I imagine that when people listen to the classic albums they assume the debut album Burzum to be the oldest material, and the subsequent releases of Det som engang var, Hvis lyset tar oss and Filosofem to be charting a direct musical progression to the later works, Dauði Baldrs and Hliðskjálf. To some extent this is true, but equally it should be considered that, especially early on, the Count did not release his songs in the order in which they were written.
Thus I have constructed a 'Timeline' to show the real order in which the Burzum songs were written, so that it is possible to see clearly how Varg's musical vision expanded with time. The songs from each album are colour coded as shown below.
The order of recording of the albums was:
|Burzum||January '92||March '92 (D.S.P.)|
|Aske (EP)||August '92||March '93 (D.S.P.)|
|Det som engang var||April '92||Aug. '93 (Cymophane)|
|Hvis lyset tar oss||Sep '92||May '94 (Misanthropy)|
|Filosofem||Mar'93||January '96 (Misanthropy)|
|Dauði Baldrs||Late '94/early '95||September '97 (Misanthropy)|
|Hliðskjálf||Summer '98||May '99 (Misanthropy)|
The timeline shows that the early material on the Burzum, Aske and Det som engang var albums was recorded and released only roughly in the order of when it was written. The later albums do follow a more chronological progression in terms of writing and release (with the exception of the opening track of Filosofem).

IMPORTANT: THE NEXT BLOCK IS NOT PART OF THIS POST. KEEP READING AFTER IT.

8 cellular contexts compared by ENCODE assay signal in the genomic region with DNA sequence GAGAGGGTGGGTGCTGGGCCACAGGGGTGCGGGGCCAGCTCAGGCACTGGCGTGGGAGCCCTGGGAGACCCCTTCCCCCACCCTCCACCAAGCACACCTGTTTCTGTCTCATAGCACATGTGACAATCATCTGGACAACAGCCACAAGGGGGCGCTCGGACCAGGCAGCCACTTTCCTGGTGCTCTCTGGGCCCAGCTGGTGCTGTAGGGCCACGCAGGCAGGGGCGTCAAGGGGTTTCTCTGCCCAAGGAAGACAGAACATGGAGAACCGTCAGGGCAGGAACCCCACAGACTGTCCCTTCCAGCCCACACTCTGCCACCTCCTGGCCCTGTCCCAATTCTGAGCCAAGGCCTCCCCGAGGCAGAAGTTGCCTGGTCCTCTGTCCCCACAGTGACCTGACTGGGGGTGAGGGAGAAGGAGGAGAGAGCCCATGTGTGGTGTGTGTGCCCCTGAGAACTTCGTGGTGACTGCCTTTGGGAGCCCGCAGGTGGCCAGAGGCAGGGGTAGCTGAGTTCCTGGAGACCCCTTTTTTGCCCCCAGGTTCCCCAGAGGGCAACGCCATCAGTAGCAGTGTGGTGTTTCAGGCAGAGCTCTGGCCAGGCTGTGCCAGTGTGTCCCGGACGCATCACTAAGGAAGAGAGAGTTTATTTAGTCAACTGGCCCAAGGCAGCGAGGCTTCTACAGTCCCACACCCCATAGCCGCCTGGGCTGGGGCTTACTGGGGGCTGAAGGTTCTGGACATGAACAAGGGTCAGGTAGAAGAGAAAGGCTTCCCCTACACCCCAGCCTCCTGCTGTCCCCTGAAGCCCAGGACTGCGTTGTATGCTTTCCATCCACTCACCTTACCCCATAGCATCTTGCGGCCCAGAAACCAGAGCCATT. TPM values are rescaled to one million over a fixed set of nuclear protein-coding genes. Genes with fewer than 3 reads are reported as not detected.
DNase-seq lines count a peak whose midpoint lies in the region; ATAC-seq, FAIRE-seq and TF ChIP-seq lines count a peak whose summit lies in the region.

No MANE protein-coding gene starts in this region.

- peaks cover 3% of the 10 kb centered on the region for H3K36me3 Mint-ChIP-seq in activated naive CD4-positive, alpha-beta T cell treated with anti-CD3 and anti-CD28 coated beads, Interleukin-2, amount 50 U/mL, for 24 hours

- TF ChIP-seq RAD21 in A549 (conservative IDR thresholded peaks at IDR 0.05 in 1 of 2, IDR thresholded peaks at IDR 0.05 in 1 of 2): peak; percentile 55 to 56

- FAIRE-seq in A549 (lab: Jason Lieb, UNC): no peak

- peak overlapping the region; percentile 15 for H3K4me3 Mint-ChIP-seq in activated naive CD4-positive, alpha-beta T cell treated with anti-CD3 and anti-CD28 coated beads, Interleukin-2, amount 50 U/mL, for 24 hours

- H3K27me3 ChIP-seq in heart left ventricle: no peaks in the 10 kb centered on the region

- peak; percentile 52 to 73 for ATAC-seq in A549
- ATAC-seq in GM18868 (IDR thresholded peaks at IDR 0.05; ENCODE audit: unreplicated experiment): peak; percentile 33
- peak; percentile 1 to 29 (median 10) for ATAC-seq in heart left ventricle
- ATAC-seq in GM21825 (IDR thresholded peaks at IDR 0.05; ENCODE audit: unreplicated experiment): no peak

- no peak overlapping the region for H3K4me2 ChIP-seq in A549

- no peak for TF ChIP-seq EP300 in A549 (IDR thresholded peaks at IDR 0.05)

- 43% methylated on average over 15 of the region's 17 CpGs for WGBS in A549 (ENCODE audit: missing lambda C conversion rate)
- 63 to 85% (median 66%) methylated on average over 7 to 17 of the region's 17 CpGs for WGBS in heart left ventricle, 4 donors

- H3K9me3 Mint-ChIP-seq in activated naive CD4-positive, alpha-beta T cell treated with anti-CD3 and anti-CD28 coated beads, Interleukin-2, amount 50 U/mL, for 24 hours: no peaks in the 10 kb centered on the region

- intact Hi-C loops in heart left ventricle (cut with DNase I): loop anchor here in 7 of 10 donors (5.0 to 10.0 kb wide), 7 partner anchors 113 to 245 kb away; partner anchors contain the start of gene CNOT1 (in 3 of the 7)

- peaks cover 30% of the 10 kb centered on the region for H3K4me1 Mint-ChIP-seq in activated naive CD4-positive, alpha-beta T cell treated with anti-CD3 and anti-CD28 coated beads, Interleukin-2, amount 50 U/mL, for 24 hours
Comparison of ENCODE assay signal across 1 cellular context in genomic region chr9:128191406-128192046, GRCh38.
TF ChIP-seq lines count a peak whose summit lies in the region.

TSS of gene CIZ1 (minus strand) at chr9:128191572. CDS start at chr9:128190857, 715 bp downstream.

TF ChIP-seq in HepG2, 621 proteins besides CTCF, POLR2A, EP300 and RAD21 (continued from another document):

Clearly Varg appears to have been most active in the period around late '91/early '92. Obviously 1992 was really 'the year' for Burzum, given that four out of his six classic releases were recorded in that year. Indeed, it does seem that Varg wrote and recorded a large amount of material in a very short space of time. When Asked about this in the Terrorizer interview, Varg simply replies: "I felt I wouldn't be a free man for long. I even thought that maybe I wouldn't stay alive for too long."
NB: Since writing the original timeline on my old Burzum webpage, Varg has checked it and made corrections where necessary, so this one should be accurate. – Rainer